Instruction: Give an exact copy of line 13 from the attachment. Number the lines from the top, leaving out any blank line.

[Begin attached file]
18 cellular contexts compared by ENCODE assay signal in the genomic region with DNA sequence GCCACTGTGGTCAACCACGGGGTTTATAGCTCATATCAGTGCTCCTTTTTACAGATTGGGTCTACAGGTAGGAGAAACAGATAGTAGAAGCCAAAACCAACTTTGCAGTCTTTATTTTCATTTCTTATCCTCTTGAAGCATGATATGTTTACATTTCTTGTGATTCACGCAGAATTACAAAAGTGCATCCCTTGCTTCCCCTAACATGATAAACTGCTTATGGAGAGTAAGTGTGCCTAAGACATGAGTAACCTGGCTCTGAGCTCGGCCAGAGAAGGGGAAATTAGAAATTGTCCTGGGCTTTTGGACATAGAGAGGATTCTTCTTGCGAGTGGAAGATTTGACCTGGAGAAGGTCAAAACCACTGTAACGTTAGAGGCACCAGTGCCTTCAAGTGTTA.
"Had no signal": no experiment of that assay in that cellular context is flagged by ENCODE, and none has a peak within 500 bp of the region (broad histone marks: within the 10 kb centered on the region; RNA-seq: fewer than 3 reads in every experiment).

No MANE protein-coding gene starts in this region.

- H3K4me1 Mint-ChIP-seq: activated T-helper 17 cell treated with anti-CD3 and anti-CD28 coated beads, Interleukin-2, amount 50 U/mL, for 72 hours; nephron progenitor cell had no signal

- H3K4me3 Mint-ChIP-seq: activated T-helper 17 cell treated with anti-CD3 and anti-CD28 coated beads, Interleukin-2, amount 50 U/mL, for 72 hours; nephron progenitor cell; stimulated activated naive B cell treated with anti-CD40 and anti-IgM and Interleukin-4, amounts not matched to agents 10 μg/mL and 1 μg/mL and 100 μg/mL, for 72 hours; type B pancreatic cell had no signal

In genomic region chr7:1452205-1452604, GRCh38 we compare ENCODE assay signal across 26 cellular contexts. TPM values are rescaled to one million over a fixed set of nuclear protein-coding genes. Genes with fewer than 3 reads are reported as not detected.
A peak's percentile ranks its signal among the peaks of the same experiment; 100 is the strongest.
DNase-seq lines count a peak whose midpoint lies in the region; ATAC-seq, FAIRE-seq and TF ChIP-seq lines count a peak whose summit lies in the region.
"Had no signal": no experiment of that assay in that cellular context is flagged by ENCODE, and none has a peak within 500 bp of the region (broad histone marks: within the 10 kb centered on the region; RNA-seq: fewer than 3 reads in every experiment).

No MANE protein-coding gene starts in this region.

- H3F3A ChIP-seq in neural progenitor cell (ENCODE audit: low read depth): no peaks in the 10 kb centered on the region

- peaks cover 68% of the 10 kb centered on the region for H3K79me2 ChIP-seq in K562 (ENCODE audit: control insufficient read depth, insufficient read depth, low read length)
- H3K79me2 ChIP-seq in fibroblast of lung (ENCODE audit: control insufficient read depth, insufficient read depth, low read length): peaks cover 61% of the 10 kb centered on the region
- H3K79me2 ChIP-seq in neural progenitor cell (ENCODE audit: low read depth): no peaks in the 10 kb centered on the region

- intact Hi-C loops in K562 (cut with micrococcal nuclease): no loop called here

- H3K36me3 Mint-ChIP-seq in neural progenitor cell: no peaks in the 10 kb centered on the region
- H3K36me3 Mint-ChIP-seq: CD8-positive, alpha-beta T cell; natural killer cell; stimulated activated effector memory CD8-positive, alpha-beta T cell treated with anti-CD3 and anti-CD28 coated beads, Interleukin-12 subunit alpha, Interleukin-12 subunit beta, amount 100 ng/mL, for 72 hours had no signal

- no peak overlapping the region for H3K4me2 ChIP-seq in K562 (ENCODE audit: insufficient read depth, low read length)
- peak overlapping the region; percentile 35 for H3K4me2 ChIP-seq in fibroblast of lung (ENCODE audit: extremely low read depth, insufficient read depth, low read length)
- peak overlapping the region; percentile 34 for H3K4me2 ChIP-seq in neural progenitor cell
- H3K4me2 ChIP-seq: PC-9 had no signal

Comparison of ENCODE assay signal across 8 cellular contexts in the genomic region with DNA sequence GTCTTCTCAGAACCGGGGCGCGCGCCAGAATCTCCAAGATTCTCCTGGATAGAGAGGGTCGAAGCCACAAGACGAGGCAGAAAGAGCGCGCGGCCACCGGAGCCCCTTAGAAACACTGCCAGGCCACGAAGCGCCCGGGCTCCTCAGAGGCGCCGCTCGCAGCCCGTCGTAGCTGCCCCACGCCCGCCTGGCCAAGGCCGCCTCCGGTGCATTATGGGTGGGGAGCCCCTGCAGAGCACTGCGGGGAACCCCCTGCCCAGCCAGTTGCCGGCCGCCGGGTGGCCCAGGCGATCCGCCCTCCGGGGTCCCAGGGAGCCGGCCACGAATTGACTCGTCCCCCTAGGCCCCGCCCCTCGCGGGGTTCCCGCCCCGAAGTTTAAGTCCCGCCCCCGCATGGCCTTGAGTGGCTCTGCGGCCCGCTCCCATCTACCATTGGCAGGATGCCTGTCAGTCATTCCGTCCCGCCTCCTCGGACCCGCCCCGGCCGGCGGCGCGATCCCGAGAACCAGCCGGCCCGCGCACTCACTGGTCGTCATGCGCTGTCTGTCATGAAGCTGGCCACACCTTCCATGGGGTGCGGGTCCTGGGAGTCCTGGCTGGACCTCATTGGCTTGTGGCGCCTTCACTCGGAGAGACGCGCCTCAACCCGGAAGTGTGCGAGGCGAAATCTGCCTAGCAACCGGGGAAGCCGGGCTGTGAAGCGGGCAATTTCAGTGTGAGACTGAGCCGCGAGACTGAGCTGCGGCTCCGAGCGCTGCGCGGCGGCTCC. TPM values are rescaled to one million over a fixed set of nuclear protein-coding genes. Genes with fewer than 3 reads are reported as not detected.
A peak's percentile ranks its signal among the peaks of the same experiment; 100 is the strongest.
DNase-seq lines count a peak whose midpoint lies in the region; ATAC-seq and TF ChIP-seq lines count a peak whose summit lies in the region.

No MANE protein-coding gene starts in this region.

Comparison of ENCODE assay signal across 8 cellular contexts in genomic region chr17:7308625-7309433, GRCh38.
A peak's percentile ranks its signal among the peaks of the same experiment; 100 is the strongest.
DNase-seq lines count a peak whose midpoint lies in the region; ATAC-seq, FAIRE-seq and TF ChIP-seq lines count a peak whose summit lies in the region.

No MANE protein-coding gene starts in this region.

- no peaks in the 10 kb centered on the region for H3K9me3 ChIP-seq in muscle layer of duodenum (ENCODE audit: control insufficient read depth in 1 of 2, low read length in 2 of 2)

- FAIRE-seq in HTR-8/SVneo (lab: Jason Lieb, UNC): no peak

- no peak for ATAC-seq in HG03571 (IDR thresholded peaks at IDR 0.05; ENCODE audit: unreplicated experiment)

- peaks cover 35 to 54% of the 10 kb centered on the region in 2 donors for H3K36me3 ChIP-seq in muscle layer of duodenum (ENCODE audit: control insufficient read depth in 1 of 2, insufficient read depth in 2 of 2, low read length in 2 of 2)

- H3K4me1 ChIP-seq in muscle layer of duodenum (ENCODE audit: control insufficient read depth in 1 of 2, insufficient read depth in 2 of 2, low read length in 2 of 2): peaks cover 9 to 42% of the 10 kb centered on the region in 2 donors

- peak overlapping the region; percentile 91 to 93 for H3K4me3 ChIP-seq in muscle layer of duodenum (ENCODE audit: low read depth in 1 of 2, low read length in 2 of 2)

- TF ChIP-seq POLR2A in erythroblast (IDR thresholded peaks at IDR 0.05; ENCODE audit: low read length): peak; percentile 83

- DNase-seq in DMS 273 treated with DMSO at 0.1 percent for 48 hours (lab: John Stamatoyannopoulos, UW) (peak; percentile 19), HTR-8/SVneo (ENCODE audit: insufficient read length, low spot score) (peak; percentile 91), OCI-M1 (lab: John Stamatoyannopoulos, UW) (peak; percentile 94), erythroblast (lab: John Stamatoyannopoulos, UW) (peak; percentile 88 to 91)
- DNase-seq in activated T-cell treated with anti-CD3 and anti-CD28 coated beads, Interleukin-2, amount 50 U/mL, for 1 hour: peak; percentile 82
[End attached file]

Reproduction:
- H3K79me2 ChIP-seq in fibroblast of lung (ENCODE audit: control insufficient read depth, insufficient read depth, low read length): peaks cover 61% of the 10 kb centered on the region